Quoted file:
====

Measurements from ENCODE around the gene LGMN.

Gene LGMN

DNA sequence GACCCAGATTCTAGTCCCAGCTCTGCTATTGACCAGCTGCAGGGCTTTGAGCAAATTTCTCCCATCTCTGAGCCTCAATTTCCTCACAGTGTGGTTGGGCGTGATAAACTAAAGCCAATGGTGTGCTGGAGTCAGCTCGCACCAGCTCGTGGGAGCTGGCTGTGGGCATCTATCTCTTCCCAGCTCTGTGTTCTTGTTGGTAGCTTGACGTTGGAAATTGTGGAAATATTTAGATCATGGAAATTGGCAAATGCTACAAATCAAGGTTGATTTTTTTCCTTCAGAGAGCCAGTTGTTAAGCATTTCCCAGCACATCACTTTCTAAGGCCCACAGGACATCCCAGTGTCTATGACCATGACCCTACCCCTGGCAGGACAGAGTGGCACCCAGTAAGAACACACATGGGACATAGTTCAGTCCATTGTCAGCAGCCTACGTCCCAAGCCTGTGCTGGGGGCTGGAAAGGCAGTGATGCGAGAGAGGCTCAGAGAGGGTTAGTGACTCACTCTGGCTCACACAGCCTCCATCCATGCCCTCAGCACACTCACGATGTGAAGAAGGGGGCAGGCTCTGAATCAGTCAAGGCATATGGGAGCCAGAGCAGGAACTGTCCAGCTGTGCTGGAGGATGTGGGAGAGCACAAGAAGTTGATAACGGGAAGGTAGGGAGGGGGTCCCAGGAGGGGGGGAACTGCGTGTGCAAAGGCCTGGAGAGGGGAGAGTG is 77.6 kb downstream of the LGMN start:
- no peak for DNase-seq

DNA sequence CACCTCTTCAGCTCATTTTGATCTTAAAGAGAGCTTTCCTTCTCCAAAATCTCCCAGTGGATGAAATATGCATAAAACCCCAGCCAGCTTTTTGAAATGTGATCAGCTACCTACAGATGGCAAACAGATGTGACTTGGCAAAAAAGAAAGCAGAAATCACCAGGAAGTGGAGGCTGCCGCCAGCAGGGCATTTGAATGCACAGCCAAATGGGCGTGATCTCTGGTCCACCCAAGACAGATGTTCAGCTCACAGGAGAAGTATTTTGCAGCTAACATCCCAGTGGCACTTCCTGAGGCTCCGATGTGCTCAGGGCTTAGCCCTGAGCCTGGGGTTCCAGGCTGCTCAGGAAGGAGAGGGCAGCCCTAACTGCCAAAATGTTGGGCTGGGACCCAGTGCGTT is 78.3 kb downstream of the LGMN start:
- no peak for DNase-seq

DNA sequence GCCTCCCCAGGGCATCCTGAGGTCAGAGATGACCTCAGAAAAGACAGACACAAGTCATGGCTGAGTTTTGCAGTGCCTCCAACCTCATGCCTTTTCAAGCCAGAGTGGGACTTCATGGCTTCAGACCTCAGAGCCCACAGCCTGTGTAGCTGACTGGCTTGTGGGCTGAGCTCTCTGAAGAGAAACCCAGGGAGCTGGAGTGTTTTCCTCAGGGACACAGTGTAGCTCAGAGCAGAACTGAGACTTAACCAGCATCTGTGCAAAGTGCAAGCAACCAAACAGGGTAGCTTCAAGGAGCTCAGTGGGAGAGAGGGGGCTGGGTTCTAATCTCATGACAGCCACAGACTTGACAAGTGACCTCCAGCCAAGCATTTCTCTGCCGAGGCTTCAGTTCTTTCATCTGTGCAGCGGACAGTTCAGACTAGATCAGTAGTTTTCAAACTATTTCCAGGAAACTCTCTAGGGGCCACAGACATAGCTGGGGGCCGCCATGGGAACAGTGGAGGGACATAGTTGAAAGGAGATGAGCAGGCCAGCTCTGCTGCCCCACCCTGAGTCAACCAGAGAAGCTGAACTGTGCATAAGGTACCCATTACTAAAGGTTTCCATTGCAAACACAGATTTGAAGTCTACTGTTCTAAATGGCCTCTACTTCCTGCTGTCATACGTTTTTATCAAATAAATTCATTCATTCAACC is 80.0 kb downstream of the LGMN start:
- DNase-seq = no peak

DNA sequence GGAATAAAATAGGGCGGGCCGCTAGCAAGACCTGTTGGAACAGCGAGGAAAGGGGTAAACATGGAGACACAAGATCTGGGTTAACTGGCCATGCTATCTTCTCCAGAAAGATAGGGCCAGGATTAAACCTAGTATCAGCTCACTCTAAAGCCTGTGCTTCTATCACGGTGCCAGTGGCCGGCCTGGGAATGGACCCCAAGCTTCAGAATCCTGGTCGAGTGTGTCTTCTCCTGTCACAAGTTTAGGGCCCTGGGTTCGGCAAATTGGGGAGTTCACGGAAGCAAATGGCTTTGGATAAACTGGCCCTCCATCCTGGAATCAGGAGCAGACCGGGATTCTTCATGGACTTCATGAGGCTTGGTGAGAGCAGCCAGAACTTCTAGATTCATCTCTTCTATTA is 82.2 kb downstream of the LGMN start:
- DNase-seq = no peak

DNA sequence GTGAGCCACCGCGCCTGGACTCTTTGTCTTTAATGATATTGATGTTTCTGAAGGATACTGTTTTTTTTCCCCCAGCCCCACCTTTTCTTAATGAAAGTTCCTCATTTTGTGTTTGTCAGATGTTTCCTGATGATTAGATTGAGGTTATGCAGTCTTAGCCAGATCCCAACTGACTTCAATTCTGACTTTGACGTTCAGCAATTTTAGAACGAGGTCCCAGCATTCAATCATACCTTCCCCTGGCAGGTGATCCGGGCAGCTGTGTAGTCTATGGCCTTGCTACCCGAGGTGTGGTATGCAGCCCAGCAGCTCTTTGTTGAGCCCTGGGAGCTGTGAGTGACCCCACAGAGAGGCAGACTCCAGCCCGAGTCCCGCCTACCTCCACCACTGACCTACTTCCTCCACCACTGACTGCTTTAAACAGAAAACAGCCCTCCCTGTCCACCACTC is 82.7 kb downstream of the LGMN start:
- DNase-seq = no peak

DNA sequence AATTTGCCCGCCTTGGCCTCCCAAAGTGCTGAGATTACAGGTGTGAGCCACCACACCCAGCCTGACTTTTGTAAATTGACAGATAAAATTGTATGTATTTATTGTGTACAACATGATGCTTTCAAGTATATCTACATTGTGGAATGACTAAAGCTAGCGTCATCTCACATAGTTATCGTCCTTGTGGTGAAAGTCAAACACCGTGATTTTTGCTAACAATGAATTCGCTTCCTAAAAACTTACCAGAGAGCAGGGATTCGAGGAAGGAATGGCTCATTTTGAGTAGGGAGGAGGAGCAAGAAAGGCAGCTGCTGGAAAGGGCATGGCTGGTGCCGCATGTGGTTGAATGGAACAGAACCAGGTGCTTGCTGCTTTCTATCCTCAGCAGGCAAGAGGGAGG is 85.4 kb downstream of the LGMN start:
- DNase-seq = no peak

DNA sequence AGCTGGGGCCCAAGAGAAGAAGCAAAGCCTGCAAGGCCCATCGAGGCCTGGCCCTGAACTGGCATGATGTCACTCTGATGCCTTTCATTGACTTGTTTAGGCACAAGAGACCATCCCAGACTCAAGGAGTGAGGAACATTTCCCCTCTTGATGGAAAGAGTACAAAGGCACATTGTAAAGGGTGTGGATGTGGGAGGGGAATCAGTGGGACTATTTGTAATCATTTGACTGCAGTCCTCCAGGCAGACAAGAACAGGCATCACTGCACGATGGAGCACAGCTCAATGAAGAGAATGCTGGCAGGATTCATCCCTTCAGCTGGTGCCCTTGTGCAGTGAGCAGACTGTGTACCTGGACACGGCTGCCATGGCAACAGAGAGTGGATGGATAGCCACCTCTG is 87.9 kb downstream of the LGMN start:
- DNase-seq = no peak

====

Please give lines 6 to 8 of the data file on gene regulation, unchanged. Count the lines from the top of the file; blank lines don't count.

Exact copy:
- no peak for DNase-seq

DNA sequence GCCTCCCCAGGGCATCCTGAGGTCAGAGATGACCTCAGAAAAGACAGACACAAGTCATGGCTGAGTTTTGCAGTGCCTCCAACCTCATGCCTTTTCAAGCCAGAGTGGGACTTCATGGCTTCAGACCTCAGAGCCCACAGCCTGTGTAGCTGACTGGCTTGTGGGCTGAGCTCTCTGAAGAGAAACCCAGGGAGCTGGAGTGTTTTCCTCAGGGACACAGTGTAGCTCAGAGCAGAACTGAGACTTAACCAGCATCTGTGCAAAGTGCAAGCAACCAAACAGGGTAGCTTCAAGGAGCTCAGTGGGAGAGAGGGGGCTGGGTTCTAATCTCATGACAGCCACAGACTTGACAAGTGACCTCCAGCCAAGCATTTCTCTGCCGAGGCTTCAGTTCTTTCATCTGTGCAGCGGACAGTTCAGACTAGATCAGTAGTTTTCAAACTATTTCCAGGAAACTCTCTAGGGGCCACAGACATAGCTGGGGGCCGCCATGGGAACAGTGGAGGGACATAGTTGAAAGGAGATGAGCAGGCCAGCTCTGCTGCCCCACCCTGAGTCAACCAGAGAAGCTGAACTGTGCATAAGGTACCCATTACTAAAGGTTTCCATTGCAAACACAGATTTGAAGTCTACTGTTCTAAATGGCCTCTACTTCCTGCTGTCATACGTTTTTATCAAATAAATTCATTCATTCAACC is 80.0 kb downstream of the LGMN start:
- DNase-seq = no peak